A Servant's Heart


Christians are called to live a life of humility, self-sacrifice and servanthood. This is hard at times. Love is the strongest motivating factor enabling us to live in such a way. It’s difficult trusting that God has a plan when times are tough but being confident in the Father’s love is the answer.


There is a short story I’ve been meditating on recently. It’s about a young woman named Achsah in the books of the Bible, Joshua 15 and Judges 1. She is the daughter of Caleb, one of the spies that entered the Promised Land with Joshua. Right after conquering Hebron, Caleb wanted to take the city of Debir as well. I believe Caleb wanted to provide for his daughter with a strong husband and land. So he promised Achsah in marriage to whomever took the city. Othniel, son of Kenaz took on the challenge, succeeded and subsequently married Achsah.


A commentary by W.F. Adeney on BibleHub.com states that “Othniel was nephew to Caleb and therefore must have known Achsah. It is probable that he accepted the challenge to seize the city from motives of real affection for Caleb's daughter. God providentially arranges that human love should serve as a help for the performance of difficult tasks. Christianity shows love by directing it to Christ. It is because of the Father’s love that Jesus came to serve as a sacrifice of love to humankind. Love is meaningless when it will not encounter danger and attempt hard tasks. The highest human affection is shown not in mere emotions, but in sacrifice and toil.”


Not only did Othniel display love in performing a difficult task, but Achsah did as well. I imagine it might have been difficult for Achsah to have put her faith and trust in her father’s judgement for her life. It would be nice to think Achsah could have had a choice even though marriages were arranged then. If she did have a choice, then her submission out of love and humility would indicate her self-sacrifice.


Achsah’s dowry came with a certain amount of land in the Negev. This desert land was known for its dry, arid temperatures. Achsah approached her father and asked him for the upper and lower springs. It would have been extremely difficult to cultivate her land without them.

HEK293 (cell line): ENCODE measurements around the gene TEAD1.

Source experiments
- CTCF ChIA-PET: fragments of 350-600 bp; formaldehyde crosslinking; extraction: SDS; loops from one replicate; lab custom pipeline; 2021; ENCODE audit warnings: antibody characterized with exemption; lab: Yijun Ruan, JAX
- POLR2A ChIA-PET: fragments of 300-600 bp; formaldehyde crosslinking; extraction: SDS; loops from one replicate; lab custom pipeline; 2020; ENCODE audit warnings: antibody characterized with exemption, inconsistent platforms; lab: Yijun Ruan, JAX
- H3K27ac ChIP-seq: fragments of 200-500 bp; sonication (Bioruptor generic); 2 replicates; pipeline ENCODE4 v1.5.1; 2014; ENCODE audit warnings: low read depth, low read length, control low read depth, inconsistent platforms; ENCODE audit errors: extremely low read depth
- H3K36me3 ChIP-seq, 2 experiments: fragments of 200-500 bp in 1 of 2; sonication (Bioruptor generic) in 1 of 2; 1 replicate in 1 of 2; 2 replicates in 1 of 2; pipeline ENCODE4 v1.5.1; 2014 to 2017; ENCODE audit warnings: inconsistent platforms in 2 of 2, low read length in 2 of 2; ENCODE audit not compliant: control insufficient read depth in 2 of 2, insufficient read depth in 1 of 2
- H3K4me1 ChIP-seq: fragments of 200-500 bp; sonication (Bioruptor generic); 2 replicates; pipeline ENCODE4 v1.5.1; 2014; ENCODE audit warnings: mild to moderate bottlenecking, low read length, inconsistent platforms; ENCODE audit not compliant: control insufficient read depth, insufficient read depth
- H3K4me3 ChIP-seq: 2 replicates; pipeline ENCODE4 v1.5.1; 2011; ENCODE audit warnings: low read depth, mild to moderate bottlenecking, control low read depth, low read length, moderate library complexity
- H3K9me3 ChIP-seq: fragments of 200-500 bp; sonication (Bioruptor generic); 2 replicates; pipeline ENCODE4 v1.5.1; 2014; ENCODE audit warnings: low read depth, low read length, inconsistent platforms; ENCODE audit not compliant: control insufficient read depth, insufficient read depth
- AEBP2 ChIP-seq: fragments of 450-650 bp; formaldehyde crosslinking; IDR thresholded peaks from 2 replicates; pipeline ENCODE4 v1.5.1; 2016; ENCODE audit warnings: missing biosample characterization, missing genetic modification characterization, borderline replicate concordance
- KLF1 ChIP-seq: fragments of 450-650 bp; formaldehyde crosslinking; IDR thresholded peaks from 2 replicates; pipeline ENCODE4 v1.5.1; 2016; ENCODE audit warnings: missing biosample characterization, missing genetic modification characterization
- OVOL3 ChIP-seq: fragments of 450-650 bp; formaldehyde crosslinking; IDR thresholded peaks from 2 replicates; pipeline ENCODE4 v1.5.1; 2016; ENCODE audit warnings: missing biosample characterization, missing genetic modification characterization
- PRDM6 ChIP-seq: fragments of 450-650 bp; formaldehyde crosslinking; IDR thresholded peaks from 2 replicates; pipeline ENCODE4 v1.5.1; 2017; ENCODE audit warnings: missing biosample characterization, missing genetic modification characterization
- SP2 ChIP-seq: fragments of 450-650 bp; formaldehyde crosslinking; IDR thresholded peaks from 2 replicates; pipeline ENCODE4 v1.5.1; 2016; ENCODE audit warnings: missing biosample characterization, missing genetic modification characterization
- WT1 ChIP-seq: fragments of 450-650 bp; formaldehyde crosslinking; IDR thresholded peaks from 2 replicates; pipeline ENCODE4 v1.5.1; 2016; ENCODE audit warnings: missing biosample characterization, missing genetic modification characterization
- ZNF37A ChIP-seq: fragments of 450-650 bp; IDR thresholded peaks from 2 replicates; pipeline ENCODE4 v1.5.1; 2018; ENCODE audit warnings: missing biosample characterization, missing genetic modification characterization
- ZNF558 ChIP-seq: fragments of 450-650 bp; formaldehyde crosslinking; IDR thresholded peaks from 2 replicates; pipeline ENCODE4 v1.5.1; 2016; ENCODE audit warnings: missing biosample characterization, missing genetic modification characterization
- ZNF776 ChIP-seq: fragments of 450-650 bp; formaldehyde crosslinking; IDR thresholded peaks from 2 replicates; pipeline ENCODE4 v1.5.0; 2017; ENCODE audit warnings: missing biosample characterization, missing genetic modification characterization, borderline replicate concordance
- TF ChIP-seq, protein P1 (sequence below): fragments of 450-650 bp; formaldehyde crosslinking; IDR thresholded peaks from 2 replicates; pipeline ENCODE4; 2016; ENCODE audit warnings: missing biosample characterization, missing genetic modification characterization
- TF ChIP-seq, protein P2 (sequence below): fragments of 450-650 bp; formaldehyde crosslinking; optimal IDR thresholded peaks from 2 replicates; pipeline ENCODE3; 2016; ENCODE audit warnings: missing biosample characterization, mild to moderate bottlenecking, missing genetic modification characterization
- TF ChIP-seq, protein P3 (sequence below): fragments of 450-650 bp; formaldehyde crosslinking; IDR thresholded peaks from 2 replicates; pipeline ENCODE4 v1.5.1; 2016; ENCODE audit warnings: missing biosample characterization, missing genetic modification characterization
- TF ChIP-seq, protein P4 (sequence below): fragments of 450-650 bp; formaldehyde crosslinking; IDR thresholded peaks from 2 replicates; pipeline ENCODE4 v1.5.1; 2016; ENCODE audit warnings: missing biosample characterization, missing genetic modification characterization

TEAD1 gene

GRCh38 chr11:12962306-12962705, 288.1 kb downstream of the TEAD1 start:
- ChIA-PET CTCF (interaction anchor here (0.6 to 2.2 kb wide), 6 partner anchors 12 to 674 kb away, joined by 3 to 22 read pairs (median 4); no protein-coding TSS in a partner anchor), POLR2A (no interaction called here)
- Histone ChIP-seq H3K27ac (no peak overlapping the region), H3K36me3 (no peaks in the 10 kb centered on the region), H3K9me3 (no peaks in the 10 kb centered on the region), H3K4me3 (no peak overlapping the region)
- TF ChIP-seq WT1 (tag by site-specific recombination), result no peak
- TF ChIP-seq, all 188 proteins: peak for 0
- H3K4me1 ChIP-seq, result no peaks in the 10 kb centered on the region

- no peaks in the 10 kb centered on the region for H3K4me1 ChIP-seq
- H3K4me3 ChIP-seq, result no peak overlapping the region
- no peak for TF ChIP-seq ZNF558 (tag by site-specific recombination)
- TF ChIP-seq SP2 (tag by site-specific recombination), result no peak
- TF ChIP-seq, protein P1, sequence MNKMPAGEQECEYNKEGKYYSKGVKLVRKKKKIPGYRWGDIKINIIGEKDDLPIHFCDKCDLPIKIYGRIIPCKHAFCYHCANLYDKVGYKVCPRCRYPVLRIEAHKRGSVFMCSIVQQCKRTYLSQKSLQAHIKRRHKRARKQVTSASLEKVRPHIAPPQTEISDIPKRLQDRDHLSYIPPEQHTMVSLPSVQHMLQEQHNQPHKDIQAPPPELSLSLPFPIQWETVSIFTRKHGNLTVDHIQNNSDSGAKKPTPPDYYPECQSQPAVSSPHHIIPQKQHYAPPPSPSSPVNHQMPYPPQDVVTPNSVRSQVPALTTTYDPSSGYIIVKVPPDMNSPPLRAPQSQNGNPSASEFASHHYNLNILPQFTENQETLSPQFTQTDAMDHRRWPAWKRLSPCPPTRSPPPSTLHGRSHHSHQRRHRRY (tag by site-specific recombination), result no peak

I would like to think that Caleb loved his daughter because the name she was given is considered an endearment. It comes from the noun עכס (ekes), meaning anklet or bangle. Even though it is not mentioned in the scripture, it would be lovely to think Achsah was given this name because her father loved her. She may have been confident enough in her father’s love to ask for the springs in addition to the wedding gift of the land.


So many stories in scripture, point to God’s plans being better than anything ever dreamed. Little did Achsah know that Othniel, the warrior that would take the city and become her husband would go on to rule as judge over Israel and she would be at his side for 40 years of peaceful reign.


By the end of the story, she had stepped out in faith and claimed an additional blessing for her family. She was bold and confident in her father's love to ask for more. Just like our heavenly Father is ready and willing to bless us, we must also go to Him with this same type of faith, knowing He has plans to prosper us and not to harm us. Plans to give us hope and a future. (Jeremiah 29:11)


The reward Achsah received may have been land and additional springs but the greater reward was God revealing His glory through her life by including her short story in the canon of biblical history. She is not only mentioned in Joshua but Judges as well. The reward of enjoying the fruit of our labor is superseded by the true reward of God getting the glory through our lives of obedience, of love and self-sacrifice. We are able to follow His plan for us when we live a life of humility and sacrifice of our own agendas.


Living a life of self-sacrifice means living a life of humility. So, it is out of this perspective that we are now able to live. The story of how Jesus Himself became a man demonstrated His servant-leader roll when He took a towel and wash basin, knelt before each of His disciples and washed their dirty feet. They should have been ready to do it for Him and in the very least, have a servant ready to do the job for them. This showed them how much He loved them and how they are to love others in return.


I’m reminded of what 1 Corinthians 13 truly means. It’s the passage that everyone uses in wedding ceremonies but the meaning is so much deeper. Selflessness, humility, sacrifice, servitude...these are all words that cut to the heart. We must allow God to develop this gift of loving others in us in the same way Jesus loved us.


One of the women I have always admired for humility, self-sacrifice and servanthood, is Mother Teresa. Her work with the poor amazes me. It's heart-wrenching to watch video footage of her holding and kissing impoverished children. I love what she said - “If you cannot feed one hundred people, feed just one.” The idea goes way beyond hunger. Being a blessing to just one person can show God's love to them. It is the greatest thing that anyone can do in life. You’ll never fully know the ripple effect of when you bless someone. The only way this can be accomplished is through love. They say, "Love is the answer." It's Christ's love through us.

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